Sunday, April 13, 2014

Transcript of April 13 - 19

RACHEL Welcome to Idaho Skies for the third week of April. We’re your hosts, Rachel... PAUL ...and Paul. RACHEL There are some great astronomical opportunities this week. PAUL To begin with, Earth passes its closest to Mars on the 14th. RACHEL That night bright orange Mars appears above the full moon. PAUL The moon is full on the night of the 14th and morning of the 15th. RACHEL Many Americans name April’s full moon the Egg Moon. PAUL However, this year’s Egg Moon is a bit different from usual RACHEL That’s because it turns a shade of orange, like nearby Mars. PAUL This month’s lunar eclipse begins around 11:30 PM on the 14th. RACHEL That’s when a darkening should appear on the left edge of the moon. PAUL The moon will continue drifting deeper into Earth’s shadow over the next hour and 45 minutes. RACHEL By then, the moon will glow somewhere between a deep red and a light orange. PAUL Wait. If the moon is passing though Earth’s shadow, why is glowing at all? RACHEL Well, Earth does block direct light from the sun, but Earth’s atmosphere bends and refracts red light from the sun. PAUL This refraction results in the moon’s illumination by all of the sunsets occurring along the rim of Earth. RACHEL The exact shade of the moon depends on the clarity of Earth’s atmosphere at the time of the eclipse. PAUL You can continue to observe the eclipse until 4:00 AM on the morning of the 15th. RACHEL Try recording the eclipse with your digital camera. PAUL You’ll need to attach your camera to a tripod in order to keep the camera motionless long enough for the exposure. RACHEL Set the camera’s optical zoom to its maximum magnification and manually focus the camera on infinity. PAUL Record several images in a row and vary the shutter speed each time. RACHEL The bright double star, Zubenelgenubi appears to the moon’s left on the night of the 15th and morning of the 16th. PAUL Zubenelgenubi is the star to the moon’s lower left. RACHEL Saturn is the brighter star and farther away to the moon’s left. PAUL Your binoculars show that Zubenelgenubi is actually a pair stars. RACHEL On the morning of the 17th, Saturn is just above the moon. PAUL It will be very close, just twice the moon’s apparent diameter away. RACHEL A small telescope shows Saturn’s rings and you don’t need very much magnification. PAUL Yep. Just 25 power is enough to begin seeing the rings. RACHEL That’s Idaho Skies for the third week of April. Next week we’ll be observing the Lyrid meteor shower and Venus. PAUL Be sure to follow us on Twitter at Idaho Skies for this week’s event reminders and sky maps. For Idaho Skies this is Paul... RACHEL ...and Rachel. PAUL Dark skies and bright stars.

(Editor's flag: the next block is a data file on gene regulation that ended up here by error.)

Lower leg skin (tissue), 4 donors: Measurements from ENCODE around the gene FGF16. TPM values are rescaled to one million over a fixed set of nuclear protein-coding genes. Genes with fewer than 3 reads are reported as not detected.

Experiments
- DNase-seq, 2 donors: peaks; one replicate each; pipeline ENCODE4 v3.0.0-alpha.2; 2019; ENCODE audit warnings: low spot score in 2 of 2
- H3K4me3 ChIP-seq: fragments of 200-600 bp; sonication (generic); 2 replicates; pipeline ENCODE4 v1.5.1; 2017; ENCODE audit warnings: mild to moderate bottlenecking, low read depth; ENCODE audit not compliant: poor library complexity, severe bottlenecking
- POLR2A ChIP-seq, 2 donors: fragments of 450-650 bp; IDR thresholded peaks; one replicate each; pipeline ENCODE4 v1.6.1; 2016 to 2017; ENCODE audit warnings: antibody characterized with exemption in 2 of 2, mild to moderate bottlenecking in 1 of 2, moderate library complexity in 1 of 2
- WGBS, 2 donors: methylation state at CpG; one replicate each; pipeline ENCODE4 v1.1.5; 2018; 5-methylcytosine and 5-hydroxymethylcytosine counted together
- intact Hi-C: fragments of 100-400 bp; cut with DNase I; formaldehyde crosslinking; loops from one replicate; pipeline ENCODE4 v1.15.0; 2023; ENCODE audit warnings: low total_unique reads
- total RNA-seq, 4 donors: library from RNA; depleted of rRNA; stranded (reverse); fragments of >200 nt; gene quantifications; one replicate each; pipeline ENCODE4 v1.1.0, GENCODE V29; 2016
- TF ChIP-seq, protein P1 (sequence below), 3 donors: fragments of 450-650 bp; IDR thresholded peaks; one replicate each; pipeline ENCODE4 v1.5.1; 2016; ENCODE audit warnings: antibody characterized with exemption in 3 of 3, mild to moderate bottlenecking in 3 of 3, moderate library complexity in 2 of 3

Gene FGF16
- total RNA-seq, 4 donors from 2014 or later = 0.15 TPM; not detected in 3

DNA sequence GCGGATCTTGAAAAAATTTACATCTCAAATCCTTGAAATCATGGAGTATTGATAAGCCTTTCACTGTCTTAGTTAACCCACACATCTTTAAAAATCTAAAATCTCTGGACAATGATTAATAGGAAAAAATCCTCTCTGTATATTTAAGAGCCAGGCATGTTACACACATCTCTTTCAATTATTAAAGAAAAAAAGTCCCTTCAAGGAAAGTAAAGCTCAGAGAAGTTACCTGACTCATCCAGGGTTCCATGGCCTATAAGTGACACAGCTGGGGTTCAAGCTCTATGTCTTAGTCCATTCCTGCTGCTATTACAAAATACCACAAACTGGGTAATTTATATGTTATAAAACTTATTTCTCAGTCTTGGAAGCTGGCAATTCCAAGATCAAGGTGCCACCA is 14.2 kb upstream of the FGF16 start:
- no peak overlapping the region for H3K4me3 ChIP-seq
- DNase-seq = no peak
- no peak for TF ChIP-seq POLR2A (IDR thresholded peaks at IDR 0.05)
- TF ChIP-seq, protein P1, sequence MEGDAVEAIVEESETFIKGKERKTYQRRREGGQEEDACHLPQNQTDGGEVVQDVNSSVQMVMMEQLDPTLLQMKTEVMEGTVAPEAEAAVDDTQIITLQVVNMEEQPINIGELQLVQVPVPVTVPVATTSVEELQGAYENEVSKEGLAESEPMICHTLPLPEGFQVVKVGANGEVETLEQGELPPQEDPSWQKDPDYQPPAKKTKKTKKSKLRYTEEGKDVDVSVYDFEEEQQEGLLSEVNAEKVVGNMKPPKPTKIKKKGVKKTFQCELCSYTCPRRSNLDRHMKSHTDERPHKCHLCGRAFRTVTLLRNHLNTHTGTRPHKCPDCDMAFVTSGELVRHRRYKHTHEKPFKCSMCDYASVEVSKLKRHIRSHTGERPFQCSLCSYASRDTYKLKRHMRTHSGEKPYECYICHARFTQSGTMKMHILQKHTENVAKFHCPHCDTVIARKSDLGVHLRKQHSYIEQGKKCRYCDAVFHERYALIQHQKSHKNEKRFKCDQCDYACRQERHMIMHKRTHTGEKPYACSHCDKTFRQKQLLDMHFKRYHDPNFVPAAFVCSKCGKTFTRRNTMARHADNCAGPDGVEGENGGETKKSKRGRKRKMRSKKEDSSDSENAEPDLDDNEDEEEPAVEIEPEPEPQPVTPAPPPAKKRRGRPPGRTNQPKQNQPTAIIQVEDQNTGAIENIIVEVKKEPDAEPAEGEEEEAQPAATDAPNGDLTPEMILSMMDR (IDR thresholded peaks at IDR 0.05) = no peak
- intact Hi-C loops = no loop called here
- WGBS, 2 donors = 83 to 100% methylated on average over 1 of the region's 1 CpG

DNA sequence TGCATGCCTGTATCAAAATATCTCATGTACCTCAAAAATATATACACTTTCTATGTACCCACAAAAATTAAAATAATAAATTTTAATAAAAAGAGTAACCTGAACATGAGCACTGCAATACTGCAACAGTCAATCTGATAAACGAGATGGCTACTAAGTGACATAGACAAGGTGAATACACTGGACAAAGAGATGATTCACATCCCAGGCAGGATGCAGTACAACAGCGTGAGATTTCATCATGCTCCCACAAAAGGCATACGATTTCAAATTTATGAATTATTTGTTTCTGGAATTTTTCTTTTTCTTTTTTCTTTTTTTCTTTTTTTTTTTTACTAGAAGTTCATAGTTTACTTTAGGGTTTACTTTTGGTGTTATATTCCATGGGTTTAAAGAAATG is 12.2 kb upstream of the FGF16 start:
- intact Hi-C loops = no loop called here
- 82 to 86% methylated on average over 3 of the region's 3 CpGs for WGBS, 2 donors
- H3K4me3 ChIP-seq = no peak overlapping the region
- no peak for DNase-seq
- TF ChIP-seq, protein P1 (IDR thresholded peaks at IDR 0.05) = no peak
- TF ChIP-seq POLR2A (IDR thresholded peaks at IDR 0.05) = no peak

Sunday, April 6, 2014

Transcript for April 6-12

RACHEL
Welcome to Idaho Skies for the second week of April. We’re your hosts, Rachel...

PAUL
...and Paul.

RACHEL
Got Jupiter?

PAUL
Jupiter is the brightest star above the moon’s upper right on the evening of the 6th.

RACHEL
In a pair of binoculars, you should be able to detect two of its moons, Callisto and Europa.

PAUL
You’ll need to hold the binoculars really steady, so prop them up on something like a car, fence, or tree branch.

RACHEL
Callisto will be the star farthest from Jupiter’s right.

PAUL
Smaller Europa is located about half way between Callisto and Jupiter.

RACHEL
The remaining Galilean satellites are too close to Jupiter to see through binoculars.

PAUL
So to see them, you’ll get your telescope out.

RACHEL
The moon is first quarter on the 6th. PAUL This is an excellent time to observe it in binoculars or small telescope.

RACHEL
One of the larger and brighter star clusters is located near the moon on the evening of the 8th.

PAUL
It’s called the Beehive and the ancients used it to predict the weather.

RACHEL
The star cluster is still visible to the unaided eye, but you’ll need to go south of Boise for sufficiently dark skies.

PAUL
However, don’t worry if you’re stuck in town.

RACHEL
You can still it through your binoculars.

PAUL
To observe it, center your binoculars on the moon and follow its terminator going north.

RACHEL
The star cluster is just three degrees above the moon.

PAUL
If you place the moon at bottom of your binocular’s field of view, the Beehive will appear near the center.

RACHEL
Mars reaches opposition on the 8th.

PAUL
At opposition, outer planets like Mars are located opposite of the sun in our sky.

RACHEL
Planets at opposition are also at their closest to Earth.

PAUL
This means Mars is now at its brightest for 2014.

RACHEL
And we mean bright.

PAUL
Mars will be as bright as the brightest star, Sirius.

RACHEL
There are two major differences between Mars and Sirius. First, Mars won’t twinkle like Sirius.

PAUL
And second, Mars is distinctly orange in color rather than white like Sirius.

RACHEL
A very large and diffuse star cluster is located above the moon on the 12th.

PAUL
The star cluster is called Melotte 111.

RACHEL
Mel 111 is so large that it will fill your binoculars with a scattering of stars.

PAUL
To see it, place the moon at the bottom of binocular’s field of view.

RACHEL
At top of your field of view is the tip of a large inverted "V" shaped star cluster.

PAUL
For your best views, head out of town.

RACHEL
And be sure to raise your binoculars high enough to move the moon out of sight.

PAUL
That’s Idaho Skies for the second week of April. Next week the full moon turns orange as it passes through Earth’s shadow.

RACHEL
Be sure to read our blog for additional information. It’s at idahoskies.blogspot.com.

For Idaho Skies this is Rachel...

PAUL
...and Paul.

RACHEL
Dark skies and bright stars.

Monday, March 31, 2014

Transcript for March 31 - April 5

PAUL
Welcome to Idaho Skies for the first week of April. We’re your hosts, Paul...

RACHEL
...and Rachel.

PAUL
The moon is one of the most recognizable astronomical objects.

RACHEL
It’s attracted the attention of humans because of its brightness and ever changing shape.